Mangalore Crash Inquiry - Interesting Facts


A court of inquiry investigating the crash of Air India Express flight IX-812 in Mangalore in May will probe the medical history of the plane’s commander to ascertain if he was on any medication that could have led him to sleep for nearly two hours during the journey from Dubai.

The plane was piloted by Serbian commander Zlatko Glusica, 55, with co-pilot H.S. Ahluwalia, 40.

The court found after an analysis of the flight’s cockpit voice recorder that the commander slept for about 1 hour and 40 minutes during the 3 hour and 45 minute journey.

“He was an experienced pilot. He had landed there several times. He had taken adequate 18 hours rest before the flight,” said a person familiar with the court of inquiry’s plans, asking not to be identified. “There were several warnings from the enhanced ground proximity system... It will now be seen what was his health background, was he on any medication, did he... take any pills for sleep?”

The court will meet the Serbian commander’s family in addition to analysing his medical records. Its report is expected to be submitted by the end of September or early October, the person said.

The voice recorder played back deep snoring sounds and co-pilot Ahluwalia’s constant interaction with the air traffic control, he said, adding that the level of snoring, heard till about 25 minutes before landing, suggests a deep sleep cycle. The plane overshot the runway as it landed at the Mangalore airport and plunged over a cliff, killing 158 people, including Glusica and Ahluwalia.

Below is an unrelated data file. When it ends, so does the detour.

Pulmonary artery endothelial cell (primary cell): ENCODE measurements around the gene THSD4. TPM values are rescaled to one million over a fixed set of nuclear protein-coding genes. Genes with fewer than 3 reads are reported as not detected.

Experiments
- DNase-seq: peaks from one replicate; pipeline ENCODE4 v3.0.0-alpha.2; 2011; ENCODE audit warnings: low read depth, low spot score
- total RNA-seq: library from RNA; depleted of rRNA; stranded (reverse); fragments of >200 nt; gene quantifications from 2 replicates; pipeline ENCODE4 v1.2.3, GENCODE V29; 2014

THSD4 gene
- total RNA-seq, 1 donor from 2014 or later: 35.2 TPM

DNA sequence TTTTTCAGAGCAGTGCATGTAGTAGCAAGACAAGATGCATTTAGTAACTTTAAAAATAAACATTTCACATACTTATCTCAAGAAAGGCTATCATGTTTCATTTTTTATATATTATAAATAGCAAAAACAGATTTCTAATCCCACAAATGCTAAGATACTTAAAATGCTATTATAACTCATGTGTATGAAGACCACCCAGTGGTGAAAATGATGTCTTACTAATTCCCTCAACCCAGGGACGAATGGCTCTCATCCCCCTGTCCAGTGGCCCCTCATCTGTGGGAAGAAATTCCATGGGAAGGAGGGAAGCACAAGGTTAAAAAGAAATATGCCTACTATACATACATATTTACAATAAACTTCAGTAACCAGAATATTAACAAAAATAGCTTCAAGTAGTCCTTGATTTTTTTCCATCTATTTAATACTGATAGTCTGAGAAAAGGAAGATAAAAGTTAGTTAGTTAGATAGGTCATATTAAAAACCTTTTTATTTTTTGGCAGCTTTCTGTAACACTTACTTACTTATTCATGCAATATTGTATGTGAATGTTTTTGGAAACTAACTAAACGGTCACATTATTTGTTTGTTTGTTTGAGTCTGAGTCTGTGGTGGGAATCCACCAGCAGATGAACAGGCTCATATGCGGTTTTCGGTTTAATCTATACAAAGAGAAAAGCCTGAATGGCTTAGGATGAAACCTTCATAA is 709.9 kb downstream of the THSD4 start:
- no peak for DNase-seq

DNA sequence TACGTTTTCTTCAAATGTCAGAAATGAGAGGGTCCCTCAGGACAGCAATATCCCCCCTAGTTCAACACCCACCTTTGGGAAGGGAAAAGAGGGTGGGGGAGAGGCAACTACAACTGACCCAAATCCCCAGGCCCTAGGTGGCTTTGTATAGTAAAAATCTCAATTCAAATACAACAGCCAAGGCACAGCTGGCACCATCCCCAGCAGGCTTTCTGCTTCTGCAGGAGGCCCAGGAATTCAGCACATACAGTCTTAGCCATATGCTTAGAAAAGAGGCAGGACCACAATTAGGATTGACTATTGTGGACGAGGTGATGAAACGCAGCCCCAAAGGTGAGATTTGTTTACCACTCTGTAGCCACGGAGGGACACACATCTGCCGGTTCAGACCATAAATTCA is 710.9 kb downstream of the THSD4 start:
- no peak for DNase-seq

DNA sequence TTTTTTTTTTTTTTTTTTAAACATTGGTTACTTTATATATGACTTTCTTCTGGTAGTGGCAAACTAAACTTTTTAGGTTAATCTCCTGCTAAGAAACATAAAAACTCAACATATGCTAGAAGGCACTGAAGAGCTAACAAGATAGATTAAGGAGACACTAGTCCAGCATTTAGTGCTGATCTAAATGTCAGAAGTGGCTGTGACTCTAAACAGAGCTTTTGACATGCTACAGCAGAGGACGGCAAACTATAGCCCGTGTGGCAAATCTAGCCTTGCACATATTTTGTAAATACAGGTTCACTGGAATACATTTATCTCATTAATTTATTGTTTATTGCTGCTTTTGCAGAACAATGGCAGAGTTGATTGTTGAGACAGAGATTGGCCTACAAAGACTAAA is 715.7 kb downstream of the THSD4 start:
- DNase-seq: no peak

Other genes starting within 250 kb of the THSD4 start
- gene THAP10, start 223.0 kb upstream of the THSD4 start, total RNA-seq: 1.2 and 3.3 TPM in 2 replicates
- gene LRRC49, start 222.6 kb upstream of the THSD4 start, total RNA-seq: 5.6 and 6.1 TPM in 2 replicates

“In such a deep sleep, it takes time to return to normalcy and reflexes are slow,” this person said. “Thrice, the co-pilot asked to go-around but he did not listen. The way he positioned his aircraft before landing is totally unprofessional.”

Glusica had 10,215 hours of flying experience, including 2,844 hours on the Boeing 737–800 type of aircraft that crashed and 7,630 hours as pilot-in-command. Ahluwalia had 3,619 hours of flying experience, including 3,319 hours on Boeing 737–800.

“The very fact that the length of sleep didn’t alarm the co-pilot indicates that it is happening regularly with more captains. In the (court of inquiry’s) hearing, several pilots have deposed that they do take controlled naps and it is a regular practice. It needs to be looked into,” said Mohan Ranganathan, a Chennai-based safety expert and a member of the government-appointed Civil Aviation Safety Advisory Council.

He said the Directorate General of Civil Aviation (DGCA) should make it mandatory for expatriate pilots to follow medical rules as per Indian regulations to avoid such instances. Foreign pilots are allowed to follow home licence medical rules.

Air India Express did not have doctors to conduct pre-flight medical check-ups on its pilots, Mint reported on 10 August. The airline appointed doctors for the Mangalore airport on 24 May, a few days after the crash.